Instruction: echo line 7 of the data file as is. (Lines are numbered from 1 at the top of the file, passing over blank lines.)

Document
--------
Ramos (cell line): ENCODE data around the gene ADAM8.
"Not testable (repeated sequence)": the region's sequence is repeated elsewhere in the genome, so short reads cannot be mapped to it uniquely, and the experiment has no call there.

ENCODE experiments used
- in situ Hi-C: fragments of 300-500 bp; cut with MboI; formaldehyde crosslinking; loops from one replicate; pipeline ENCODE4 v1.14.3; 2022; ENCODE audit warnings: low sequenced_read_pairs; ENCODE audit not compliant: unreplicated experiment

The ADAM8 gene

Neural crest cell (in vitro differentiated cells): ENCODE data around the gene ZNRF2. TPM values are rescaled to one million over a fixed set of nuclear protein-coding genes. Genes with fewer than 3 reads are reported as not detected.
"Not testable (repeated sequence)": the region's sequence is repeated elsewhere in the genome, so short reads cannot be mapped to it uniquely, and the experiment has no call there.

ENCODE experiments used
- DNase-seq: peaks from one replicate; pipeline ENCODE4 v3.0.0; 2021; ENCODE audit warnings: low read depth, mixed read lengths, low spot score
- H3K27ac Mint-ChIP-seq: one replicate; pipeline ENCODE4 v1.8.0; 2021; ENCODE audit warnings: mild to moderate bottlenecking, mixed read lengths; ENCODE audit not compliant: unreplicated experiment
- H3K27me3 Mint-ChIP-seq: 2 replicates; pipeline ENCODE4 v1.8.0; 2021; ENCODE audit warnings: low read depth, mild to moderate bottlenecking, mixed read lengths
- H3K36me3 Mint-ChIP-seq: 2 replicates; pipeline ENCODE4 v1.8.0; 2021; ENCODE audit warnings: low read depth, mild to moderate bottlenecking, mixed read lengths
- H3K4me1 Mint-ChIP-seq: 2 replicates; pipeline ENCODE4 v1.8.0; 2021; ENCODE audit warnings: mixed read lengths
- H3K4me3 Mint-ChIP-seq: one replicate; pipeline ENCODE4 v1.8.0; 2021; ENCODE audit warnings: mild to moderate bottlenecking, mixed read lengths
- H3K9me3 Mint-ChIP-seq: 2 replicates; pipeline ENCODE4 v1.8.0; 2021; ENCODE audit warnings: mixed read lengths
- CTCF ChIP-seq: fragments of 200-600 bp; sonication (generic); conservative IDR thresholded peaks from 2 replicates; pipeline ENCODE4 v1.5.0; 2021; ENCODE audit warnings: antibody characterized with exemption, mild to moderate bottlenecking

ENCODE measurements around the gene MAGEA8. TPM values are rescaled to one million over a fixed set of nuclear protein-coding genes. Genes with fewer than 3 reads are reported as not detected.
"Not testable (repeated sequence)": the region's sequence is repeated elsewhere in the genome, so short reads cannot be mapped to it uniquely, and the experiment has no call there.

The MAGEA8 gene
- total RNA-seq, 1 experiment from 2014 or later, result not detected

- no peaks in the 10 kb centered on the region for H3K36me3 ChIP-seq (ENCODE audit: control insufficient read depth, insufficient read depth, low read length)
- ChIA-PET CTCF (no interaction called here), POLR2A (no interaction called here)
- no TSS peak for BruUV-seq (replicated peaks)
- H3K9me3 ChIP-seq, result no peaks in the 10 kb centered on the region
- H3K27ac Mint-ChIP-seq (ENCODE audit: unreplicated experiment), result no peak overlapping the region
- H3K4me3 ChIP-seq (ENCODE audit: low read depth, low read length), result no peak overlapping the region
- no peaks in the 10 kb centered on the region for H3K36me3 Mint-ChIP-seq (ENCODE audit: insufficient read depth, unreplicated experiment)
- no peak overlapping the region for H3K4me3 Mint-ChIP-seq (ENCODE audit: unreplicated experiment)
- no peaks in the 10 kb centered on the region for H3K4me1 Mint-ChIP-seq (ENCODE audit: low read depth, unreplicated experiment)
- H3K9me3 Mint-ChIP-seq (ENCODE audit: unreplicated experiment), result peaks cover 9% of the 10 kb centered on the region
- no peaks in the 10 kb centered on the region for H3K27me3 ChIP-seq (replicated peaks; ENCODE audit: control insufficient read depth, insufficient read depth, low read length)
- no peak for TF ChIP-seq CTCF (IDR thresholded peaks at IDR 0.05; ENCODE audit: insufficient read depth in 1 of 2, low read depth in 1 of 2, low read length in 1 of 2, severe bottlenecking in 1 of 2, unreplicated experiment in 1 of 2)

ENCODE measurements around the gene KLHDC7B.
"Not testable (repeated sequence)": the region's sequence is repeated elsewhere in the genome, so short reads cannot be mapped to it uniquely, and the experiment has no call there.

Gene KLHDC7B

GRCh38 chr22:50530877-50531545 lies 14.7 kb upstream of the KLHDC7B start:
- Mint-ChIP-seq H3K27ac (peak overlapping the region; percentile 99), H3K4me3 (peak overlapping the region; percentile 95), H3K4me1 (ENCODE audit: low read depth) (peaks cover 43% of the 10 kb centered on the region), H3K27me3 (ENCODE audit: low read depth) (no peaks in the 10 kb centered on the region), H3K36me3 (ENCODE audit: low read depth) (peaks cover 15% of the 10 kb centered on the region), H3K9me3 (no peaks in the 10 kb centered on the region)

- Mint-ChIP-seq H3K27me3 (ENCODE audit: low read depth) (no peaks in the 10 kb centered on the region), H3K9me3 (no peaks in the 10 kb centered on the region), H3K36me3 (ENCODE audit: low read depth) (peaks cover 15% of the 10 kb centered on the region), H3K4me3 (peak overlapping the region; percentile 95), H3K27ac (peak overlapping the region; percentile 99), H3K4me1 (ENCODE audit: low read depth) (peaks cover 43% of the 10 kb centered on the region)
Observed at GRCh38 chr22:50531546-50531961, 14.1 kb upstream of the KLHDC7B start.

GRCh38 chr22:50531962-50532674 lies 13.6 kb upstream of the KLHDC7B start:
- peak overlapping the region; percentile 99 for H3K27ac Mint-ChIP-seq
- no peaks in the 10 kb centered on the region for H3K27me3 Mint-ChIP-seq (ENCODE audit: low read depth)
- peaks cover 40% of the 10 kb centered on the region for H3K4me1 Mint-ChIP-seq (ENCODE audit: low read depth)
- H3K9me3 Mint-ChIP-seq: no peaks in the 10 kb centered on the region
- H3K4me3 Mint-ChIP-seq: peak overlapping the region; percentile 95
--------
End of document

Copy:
"Not testable (repeated sequence)": the region's sequence is repeated elsewhere in the genome, so short reads cannot be mapped to it uniquely, and the experiment has no call there.